Under President Obama, the U.S. Department of Labor stopped issuing specific Opinion Letters in 2009, in favor of issuing more general Guidance. After President Trump took office, the DOL announced that it would begin to once again issue Opinion Letters. This is a good thing for employers. Although the Opinion Letters do not have the force and effect of law, they do tell us how the DOL is going to interpret the law.
On April 12, 2018, the DOL issued two new Opinion Letters, each dealing with specific aspects of the Fair Labor Standards Act.
In the first Opinion Letter, an employer asked if it was required to compensate non-exempt employees for fifteen (15) minute breaks that it was required to allow employees under the Family and Medical Leave Act. The employee’s physicians certified that they needed to take a fifteen minute break every hour (eight, fifteen minute breaks in an eight hour shift). The DOL acknowledged that such breaks were primarily for the benefit of the employees in question and that the FMLA states that FMLA-required breaks may not be compensable time. As such, the DOL indicated that the breaks were not compensable time. However, the DOL also noted that the employees who were taking FMLA-protected breaks were nonetheless also entitled to the same paid breaks as their co-workers. So, if the employer allowed all of its employees to take two, paid fifteen minute breaks a day, then the two employees taking eight, fifteen minute breaks a day should be paid for at least two of those breaks.
In the second Opinion Letter, the employer asked if it was required to compensate its non-exempt employees for work-related travel under certain scenarios.
First, the employer asked what it had to pay an employee who flew out of state on a Sunday for work-required training lasting from 8:00 A.M. to 4:00 P.M., Monday through Friday. The DOL recited the standard that travel time away from home and lasting overnight is compensable when it cuts across the employee’s usual working hours, even when the travel is on a weekend and the employee does not usually work on weekends. Thus, if the employee usually works from 9 to 5, Monday through Friday, and the employee traveled on Sunday from 10 A.M. to 7 P.M to get to the training, the employer would be obligated to pay the employee from 10 A.M. to 5 P.M. for travel on Sunday. (Of course, the employer would also be obligated to pay the employee for any time during the travel that the employee actually performed work.)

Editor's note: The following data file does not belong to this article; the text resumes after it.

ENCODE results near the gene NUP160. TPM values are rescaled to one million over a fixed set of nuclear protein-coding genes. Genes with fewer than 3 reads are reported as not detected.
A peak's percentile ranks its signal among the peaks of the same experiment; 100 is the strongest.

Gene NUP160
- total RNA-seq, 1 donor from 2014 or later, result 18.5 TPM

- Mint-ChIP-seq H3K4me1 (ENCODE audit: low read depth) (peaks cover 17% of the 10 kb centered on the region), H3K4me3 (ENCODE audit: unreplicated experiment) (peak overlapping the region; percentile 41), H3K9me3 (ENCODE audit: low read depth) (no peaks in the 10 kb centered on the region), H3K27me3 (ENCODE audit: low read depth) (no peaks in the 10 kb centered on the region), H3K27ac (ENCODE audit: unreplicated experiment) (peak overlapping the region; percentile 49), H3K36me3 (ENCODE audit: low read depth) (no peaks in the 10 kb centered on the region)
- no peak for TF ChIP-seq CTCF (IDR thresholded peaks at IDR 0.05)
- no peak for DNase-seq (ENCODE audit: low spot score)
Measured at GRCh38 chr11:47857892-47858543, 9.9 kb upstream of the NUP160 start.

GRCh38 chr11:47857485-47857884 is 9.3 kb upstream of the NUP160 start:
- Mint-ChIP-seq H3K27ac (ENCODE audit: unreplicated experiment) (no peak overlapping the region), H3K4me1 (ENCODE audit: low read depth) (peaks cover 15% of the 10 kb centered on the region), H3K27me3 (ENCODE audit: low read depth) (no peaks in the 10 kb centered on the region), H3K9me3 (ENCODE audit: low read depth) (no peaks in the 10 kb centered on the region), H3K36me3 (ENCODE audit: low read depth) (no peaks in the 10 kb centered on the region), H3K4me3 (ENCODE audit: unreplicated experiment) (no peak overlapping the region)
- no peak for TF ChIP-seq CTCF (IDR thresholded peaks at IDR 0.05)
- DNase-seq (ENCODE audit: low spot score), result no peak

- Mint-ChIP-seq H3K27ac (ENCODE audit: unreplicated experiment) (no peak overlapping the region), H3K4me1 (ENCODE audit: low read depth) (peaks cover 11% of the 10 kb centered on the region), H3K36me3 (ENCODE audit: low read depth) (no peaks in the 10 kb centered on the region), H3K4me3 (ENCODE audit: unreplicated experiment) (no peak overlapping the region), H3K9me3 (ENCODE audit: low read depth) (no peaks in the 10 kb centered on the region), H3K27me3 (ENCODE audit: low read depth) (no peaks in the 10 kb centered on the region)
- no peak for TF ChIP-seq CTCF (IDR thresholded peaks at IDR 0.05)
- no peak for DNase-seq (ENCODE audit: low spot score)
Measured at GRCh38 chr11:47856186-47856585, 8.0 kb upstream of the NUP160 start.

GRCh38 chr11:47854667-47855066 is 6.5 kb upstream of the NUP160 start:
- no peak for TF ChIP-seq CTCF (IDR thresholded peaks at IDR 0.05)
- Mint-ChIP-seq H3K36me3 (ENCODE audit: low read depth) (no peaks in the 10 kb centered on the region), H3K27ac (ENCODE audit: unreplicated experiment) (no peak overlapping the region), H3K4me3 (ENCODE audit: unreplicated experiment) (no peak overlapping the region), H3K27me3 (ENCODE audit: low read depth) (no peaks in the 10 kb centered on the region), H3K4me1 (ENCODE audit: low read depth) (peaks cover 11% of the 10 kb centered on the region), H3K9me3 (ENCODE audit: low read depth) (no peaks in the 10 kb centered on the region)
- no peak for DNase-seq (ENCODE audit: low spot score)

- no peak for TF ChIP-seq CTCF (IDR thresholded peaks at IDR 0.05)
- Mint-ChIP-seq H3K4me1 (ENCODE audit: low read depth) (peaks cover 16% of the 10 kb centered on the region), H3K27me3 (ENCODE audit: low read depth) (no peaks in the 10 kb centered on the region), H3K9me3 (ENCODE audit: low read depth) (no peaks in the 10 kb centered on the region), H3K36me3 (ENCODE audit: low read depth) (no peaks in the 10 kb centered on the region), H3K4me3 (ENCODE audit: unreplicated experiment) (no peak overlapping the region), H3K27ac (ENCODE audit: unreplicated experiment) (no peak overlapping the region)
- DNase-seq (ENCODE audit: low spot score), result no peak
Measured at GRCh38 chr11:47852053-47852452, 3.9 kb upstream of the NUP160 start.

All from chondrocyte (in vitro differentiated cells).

Second, the employer asked if it had to compensate the employee for time spent commuting from his hotel to the place where the training took place in the foreign city. The DOL stated that when the employee is temporarily engaged in working or training at a fixed, remote location, the travel time from the hotel to work and back would usually be considered ordinary home-to-work travel and would not be compensable. This answer may be different if the commute at the out-of-town training was significantly longer than the employee’s usual commute at home.
Third, the employer asked if it was required to compensate employees, specifically crane technicians, for time spent driving to the customer’s place of business to repair cranes if they were first required to stop at the employer’s shop to get their job itineraries for the day. The DOL stated that travel from job site to job site during the day is generally compensable time. Further, when an employee is required by the employer to report to a meeting place to receive instructions, pick up tools or otherwise “perform work”, the travel from the meeting place to the work place is also compensable time. (Be careful if you ask employees to give co-workers a ride or to pick up materials needed for work on their way to a job site.)
The FLSA is a nuanced law, and it is very easy to inadvertently make a mistake. Unfortunately, employers are often unaware that they have made a mistake until they are sued or the DOL has begun an audit. I would encourage all employers to review their compensation practices to ensure that they conform to the requirements of the FLSA. FLSA class actions are a booming and lucrative area of the law for plaintiff’s lawyers. You don’t want to be caught unaware.
 Opinion Letters are responses to written questions posed to the DOL by employers.